A-201 + 9% CuO − Sprayed Cu(NO3)2
A-300 powder + 13.6% CuO powder mixing −
water and sodium acetate
A-300 powder + 17.6% CuO − Sprayed Cu(NO3)2
CuO + MnO2 on alumina
NiO bonded with Attapulgite clay
Aldrich MnO2 powder
Samples A, B, C, D, J, K and L are commercially available materials familiar to those skilled in the art.
Sample G was prepared by placing in a pan one hundred grams of activated alumina A-201 7×12 mesh, produced by UOP, Des Plaines, Ill. The sample was rotated at about 100 rpm while being sprayed with a Cu(NO3)2 2.5H2O solution containing about 0.13 mass % Cu. The product was cured in a closed container and activated in an air-purged oven at 400–420° C. The activated product had a BET surface area of about 320 m2/g. In another sample, a more concentrated cupric nitrate solution (about 23%) was used. A longer rotation time was used in order to allow for some of the water to be evaporated while rotating.
In Sample H, 91.6 g of activated alumina powder marketed by UOP as A-300 and 13.1 g CuO powder were mixed for about 10 minutes with occasional stirring in the rotating pan described above. About 30 g of the powder mixture was then rolled into small particles while spraying with a 14% sodium acetate solution followed by thermal activation as described above.
In Sample I, forty grams activated alumina powder were rolled into small beads while being sprayed with a 49% Cu(NO3)2 solution. The sample was cured in a closed container overnight and activated for about 2.5 hours at 360° C. in an air purged oven.
The following measurements effectively screen the materials listed in Table 1 for capacity for adsorbing arsine and were made on McBain-Bakr adsorption apparatus. In this process, the weight of the empty sample container was measured. A 1.0-gram sample of adsorbent was loaded into this container. The air present in the system was evacuated and the sample activated at 250° C. overnight. The activated weight was measured to establish the activated sample weight. The adsorbate, as shown in the tables below, was introduced at the indicated pressure. Then the sample was allowed to reach equilibrium and the equilibrated weight of the sample was taken. Then the percentage of adsorbed arsine was measured based upon the percentage increase in weight of the sample.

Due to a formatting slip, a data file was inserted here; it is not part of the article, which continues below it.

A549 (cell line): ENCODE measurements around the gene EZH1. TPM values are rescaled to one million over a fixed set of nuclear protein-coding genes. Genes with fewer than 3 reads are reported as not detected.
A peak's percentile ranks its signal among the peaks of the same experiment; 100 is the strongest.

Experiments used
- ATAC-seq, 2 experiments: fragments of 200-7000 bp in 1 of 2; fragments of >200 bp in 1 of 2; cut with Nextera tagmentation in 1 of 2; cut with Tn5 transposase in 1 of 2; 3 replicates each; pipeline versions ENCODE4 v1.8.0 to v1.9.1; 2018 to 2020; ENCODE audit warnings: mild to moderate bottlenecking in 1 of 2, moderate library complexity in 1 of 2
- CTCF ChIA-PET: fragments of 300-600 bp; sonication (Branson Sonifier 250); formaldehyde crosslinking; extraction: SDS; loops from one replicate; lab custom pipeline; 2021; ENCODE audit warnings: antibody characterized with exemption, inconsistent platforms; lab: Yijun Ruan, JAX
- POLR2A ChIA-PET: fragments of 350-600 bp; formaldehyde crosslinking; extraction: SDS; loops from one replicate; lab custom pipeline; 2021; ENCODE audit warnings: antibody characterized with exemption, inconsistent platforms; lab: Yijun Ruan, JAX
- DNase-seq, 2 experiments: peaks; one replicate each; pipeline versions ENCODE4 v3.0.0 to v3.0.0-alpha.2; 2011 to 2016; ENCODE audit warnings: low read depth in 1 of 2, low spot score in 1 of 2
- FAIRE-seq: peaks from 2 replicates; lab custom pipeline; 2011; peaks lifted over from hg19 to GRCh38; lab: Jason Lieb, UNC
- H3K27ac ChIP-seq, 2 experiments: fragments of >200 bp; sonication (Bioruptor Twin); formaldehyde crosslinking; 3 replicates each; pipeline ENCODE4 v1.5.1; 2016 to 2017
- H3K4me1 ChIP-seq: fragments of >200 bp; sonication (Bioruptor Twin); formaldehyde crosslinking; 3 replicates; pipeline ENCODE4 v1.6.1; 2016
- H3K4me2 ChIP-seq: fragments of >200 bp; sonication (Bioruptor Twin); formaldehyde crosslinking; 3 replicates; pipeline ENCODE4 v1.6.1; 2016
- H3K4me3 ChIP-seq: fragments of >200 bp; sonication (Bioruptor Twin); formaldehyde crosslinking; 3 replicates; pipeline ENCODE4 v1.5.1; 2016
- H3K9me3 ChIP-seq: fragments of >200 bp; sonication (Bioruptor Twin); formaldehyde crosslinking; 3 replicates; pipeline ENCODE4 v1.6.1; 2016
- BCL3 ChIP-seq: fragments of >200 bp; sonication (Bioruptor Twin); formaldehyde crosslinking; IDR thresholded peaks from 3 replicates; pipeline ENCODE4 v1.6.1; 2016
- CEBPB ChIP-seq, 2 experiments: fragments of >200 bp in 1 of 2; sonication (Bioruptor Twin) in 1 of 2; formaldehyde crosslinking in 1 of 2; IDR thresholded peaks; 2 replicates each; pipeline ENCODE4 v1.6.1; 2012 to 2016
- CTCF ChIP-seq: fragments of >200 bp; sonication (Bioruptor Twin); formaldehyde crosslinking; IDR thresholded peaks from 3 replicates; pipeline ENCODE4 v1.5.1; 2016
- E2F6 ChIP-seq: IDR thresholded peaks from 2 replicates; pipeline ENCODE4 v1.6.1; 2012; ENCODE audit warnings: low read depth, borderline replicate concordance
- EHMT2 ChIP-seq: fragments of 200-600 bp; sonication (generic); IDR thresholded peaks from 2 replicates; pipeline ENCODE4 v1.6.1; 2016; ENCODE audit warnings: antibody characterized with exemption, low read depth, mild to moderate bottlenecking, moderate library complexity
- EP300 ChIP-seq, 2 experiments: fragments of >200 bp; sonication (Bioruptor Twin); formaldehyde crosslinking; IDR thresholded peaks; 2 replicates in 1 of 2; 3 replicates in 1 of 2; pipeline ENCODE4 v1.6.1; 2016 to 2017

Arsine Adsorption Screening (low pressure - 7 torr AsH3)
Arsine Adsorption Screening (low pressure - 6 torr AsH3)
X-rays of samples G, H and I showed the advantage of highly dispersed copper oxide as used in the preferred embodiments of the present invention. Sample H, which had poorly dispersed copper oxide, exhibited very defined peaks on x-ray diffraction while samples G and I which were very well dispersed showed barely detectable peaks. Samples G and I had much superior loading of arsine as compared to Sample H, showing the correlation with dispersion and effectiveness in adsorbing arsine.
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|U.S. Classification||585/822, 585/809, 585/823, 585/824|
|International Classification||C07C7/11, C07C7/12|
|Cooperative Classification||B01J20/28002, B01J20/06, B01J20/0237, B01J20/3236, C07C7/11|
|Mar 24, 2004||AS||Assignment|
Owner name: UOP LLC, ILLINOIS
Free format text: ASSIGNMENT OF ASSIGNORS INTEREST;ASSIGNORS:SETHNA, RUSTAM H.;GORAWARA, JAYANT K.;BEDARD, ROBERT L.;AND OTHERS;REEL/FRAME:014458/0463;SIGNING DATES FROM 20030113 TO 20030116
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Year of fee payment: 4
|Mar 18, 2013||FPAY||Fee payment|
Year of fee payment: 8